The markers have been set on a potential overhaul of the federal tax code, and the oil and gas industry hasn't found much to like.
A proposal floated Wednesday by House Ways and Means Chairman Dave Camp, R-Mich., would do away with several oil and gas industry tax provisions, though smaller natural gas companies would fare better than the oil majors because the plan preserves a key incentive used to quickly write off expenses.
The draft comes two months after then-Senate Finance Committee Chairman Max Baucus, D-Mont., now the ambassador to China, called for much of the same. The blueprint could spell trouble for the oil and gas sector, as the suggestions are similar to those of the Baucus plan and could steer the direction of future discussions.
"Tax reform reminds me of WWI trench warfare — you never know when a lethal attack is coming but you have to assume it always is," Stephen Brown, vice president of government affairs with refining firm Tesoro Corp., wrote in an email.
The Baucus and Camp plans, while not likely to get passed this year, could lay the groundwork for the next Congress. That's when newly minted Senate Finance Chairman Ron Wyden, D-Ore., who previously led the Energy and Natural Resources Committee, and Rep. Paul Ryan, R-Wis., who is expected to take over Ways and Means for the term-limited Camp, will assume control of the effort.
The Camp plan also takes whacks at the wind and solar industries. It doesn't extend the wind production tax credit and reduces its value 2.3 cents per kilowatt-hour to 1.5 cents for projects receiving it through 2024. A 30-percent investment tax credit for solar energy projects also would be repealed after 2016. Left untouched, its value would fall to 10 percent that year.
While that will upset Democrats, they also will find much to like about Camp's plan when it comes to the oil and gas sector, as it does away with many of the $4 billion in annual industry incentives that are currently baked into the federal tax code. Democrats, including President Obama, have said such provisions are unnecessary for an industry that claims billions in profits each year.
Much like the Baucus plan, the Camp draft does away with an incentive known as percentage depletion, a taxable deduction that the industry says is key for keeping wells nearing the end of production afloat. Also gone is a "last in, first out" accounting method that can reduce income taxes by assuming the oldest assets are sold first.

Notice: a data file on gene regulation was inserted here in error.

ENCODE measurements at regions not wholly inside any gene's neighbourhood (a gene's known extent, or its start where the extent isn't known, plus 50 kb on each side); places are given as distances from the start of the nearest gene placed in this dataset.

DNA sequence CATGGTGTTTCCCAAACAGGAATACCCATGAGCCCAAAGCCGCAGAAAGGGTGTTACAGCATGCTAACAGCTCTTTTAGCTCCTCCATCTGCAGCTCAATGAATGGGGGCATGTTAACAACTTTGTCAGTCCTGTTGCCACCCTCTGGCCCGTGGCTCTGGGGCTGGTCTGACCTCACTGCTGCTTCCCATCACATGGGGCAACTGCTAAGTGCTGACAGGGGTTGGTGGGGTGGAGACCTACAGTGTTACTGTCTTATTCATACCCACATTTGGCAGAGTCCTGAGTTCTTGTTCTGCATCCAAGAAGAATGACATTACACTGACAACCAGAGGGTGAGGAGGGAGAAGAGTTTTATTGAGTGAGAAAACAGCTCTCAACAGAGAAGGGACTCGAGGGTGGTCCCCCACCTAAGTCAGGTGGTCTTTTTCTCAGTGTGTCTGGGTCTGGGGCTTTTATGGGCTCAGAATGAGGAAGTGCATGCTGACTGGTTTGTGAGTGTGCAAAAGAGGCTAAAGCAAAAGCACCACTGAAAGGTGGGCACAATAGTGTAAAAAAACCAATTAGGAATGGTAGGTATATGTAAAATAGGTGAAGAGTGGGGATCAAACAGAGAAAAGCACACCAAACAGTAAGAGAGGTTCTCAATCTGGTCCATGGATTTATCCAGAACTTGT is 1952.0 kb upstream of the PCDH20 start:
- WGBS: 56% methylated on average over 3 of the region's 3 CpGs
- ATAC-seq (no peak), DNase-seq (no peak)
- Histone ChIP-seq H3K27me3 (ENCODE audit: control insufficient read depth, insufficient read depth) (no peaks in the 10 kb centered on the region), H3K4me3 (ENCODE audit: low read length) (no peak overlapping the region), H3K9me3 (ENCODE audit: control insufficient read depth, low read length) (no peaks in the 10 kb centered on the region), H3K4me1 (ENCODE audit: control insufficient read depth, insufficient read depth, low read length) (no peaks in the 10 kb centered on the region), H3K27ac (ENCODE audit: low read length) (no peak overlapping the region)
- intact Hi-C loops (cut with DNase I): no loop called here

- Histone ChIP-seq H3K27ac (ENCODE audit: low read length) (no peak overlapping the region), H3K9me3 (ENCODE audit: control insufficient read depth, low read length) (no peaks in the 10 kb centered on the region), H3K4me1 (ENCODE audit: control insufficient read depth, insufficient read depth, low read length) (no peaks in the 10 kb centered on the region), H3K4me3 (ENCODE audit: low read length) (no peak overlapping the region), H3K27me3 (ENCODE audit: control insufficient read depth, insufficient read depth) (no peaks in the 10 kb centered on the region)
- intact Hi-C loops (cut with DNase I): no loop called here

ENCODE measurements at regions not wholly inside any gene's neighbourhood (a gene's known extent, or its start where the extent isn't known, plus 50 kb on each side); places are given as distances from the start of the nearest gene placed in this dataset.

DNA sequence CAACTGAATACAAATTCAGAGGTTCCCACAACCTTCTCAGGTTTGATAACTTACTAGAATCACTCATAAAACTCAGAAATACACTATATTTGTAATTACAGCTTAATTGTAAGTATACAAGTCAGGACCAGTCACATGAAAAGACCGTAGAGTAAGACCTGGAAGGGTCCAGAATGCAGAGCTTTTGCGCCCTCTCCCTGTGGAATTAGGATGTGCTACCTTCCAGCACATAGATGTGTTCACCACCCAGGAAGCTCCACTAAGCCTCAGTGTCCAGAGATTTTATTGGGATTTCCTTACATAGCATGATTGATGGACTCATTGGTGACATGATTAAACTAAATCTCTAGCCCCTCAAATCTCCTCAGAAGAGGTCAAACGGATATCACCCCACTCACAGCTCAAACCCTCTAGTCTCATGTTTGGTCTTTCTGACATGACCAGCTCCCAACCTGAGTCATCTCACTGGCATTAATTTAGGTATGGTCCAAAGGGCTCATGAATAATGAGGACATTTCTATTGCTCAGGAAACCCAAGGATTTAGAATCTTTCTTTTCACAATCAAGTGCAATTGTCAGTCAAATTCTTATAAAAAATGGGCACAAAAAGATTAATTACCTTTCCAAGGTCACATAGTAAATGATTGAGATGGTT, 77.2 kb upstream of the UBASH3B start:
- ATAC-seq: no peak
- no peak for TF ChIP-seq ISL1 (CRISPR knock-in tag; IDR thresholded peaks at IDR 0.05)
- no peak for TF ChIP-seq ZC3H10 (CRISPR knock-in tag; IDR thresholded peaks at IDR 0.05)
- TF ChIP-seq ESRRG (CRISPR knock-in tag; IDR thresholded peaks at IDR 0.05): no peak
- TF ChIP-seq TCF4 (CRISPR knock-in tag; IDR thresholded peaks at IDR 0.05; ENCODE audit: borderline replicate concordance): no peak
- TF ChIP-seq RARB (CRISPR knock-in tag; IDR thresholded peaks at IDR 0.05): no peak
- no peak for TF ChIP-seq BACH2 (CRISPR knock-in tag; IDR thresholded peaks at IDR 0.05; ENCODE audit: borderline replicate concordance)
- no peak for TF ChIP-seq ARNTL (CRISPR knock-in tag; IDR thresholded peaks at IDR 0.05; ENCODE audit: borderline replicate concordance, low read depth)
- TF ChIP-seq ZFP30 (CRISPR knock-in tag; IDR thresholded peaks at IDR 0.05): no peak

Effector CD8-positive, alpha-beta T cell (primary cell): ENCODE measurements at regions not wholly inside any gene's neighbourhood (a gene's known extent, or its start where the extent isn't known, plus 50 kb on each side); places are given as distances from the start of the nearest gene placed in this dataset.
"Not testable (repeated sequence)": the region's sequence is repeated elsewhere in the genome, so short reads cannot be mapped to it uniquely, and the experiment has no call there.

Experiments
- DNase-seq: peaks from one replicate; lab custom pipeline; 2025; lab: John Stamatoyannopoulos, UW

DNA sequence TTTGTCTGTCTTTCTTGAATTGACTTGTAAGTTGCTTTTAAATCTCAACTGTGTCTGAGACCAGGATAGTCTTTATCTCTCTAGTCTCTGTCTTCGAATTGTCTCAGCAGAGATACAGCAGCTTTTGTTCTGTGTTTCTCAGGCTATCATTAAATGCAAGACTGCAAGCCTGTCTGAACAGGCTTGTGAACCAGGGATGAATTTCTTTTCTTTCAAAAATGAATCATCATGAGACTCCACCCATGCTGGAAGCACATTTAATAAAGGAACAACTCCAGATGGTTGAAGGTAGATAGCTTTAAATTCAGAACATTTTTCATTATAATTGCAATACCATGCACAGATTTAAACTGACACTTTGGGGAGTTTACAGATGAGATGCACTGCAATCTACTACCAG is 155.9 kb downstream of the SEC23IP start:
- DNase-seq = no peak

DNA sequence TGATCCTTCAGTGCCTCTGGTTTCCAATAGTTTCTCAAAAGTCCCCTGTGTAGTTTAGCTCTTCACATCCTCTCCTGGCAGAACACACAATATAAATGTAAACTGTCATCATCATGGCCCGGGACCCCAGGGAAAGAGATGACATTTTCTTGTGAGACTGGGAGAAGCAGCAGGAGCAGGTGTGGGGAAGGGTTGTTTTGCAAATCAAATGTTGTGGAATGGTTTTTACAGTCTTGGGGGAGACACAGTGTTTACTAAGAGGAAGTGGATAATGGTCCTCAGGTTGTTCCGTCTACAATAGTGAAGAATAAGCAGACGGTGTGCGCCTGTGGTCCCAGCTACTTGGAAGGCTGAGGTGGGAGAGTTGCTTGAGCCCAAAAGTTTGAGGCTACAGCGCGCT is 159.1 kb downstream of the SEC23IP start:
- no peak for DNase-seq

On top of that, the Camp plan would end the oil and gas industry's ability to claim a manufacturing incentive, which is known as a 199 deduction. The Baucus plan had not made a recommendation on the incentive, though his staff was fielding suggestions on it.
Jack Gerard, chief executive of the American Petroleum Institute, said those recommendations amounted to "serious flaws" that could stymie future oil and gas production — though the Camp plan does call for lowering the corporate tax rate to 25 percent, down from 35 percent, which API has been advocating.
Smaller, independent drillers — which drill a majority of the nation's wells, including those credited with driving the shale energy boom — were more pleased with the Camp plan than the oil giants Gerard's group represents.
That's because it left intangible drilling costs intact, an incentive that allows companies to write off costs for preparing a well. The provision would be stretched out over five years under the Baucus proposal, which industry groups say would choke cash flows to companies with thin operating margins.
"While we have several misgivings about the impact of the broader proposal on our members and our industry allies, this plan appears to recognize the importance of the current treatment of intangible drilling costs," Dan Whitten, a spokesman with America's Natural Gas Alliance, said in an email.
Still, Julia Bell, a spokeswoman with the Independent Petroleum Association of America, said her group had concerns with the overall Camp plan. She warned that the mere existence of some of its proposals could create momentum for doing away with the industry's tax provisions.
"IPAA is concerned even [those] proposals [not passed into law] ... will hurt America's independent producers," Bell said in an email. "That's because such proposals could act as a starting point from which to move forward on tax reform in the future."